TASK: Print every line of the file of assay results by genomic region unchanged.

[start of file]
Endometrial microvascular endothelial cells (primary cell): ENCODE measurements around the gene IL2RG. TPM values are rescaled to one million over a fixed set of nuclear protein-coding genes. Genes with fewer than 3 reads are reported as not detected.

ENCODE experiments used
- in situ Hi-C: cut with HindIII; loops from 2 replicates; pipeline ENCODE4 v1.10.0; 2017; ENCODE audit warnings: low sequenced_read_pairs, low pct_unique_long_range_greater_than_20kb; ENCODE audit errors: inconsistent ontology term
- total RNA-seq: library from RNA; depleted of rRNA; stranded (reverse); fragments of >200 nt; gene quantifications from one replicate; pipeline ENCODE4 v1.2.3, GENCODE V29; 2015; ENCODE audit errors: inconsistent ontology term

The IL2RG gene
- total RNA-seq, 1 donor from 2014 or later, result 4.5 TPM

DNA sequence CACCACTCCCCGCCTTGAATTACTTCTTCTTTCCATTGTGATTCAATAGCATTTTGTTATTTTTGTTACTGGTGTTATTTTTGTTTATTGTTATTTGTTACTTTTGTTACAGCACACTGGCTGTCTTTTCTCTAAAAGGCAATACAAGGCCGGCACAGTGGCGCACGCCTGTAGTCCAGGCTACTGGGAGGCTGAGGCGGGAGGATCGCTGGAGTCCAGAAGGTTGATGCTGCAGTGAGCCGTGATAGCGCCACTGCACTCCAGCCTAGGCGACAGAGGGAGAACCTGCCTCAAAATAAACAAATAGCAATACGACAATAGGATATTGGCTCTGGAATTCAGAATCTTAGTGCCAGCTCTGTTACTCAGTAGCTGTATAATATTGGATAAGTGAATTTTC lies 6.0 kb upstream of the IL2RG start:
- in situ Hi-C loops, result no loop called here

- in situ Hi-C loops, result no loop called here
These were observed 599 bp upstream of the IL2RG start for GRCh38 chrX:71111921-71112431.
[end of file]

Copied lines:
Endometrial microvascular endothelial cells (primary cell): ENCODE measurements around the gene IL2RG. TPM values are rescaled to one million over a fixed set of nuclear protein-coding genes. Genes with fewer than 3 reads are reported as not detected.

ENCODE experiments used
- in situ Hi-C: cut with HindIII; loops from 2 replicates; pipeline ENCODE4 v1.10.0; 2017; ENCODE audit warnings: low sequenced_read_pairs, low pct_unique_long_range_greater_than_20kb; ENCODE audit errors: inconsistent ontology term
- total RNA-seq: library from RNA; depleted of rRNA; stranded (reverse); fragments of >200 nt; gene quantifications from one replicate; pipeline ENCODE4 v1.2.3, GENCODE V29; 2015; ENCODE audit errors: inconsistent ontology term

The IL2RG gene
- total RNA-seq, 1 donor from 2014 or later, result 4.5 TPM

DNA sequence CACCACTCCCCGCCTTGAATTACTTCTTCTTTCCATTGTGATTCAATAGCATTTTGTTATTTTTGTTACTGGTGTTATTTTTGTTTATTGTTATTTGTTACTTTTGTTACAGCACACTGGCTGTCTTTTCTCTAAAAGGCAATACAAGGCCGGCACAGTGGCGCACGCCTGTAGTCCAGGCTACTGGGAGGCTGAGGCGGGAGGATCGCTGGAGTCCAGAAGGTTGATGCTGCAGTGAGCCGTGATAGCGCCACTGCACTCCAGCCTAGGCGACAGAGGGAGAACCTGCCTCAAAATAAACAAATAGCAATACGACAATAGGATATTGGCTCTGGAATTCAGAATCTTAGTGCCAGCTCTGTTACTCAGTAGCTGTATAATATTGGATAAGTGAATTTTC lies 6.0 kb upstream of the IL2RG start:
- in situ Hi-C loops, result no loop called here

- in situ Hi-C loops, result no loop called here
These were observed 599 bp upstream of the IL2RG start for GRCh38 chrX:71111921-71112431.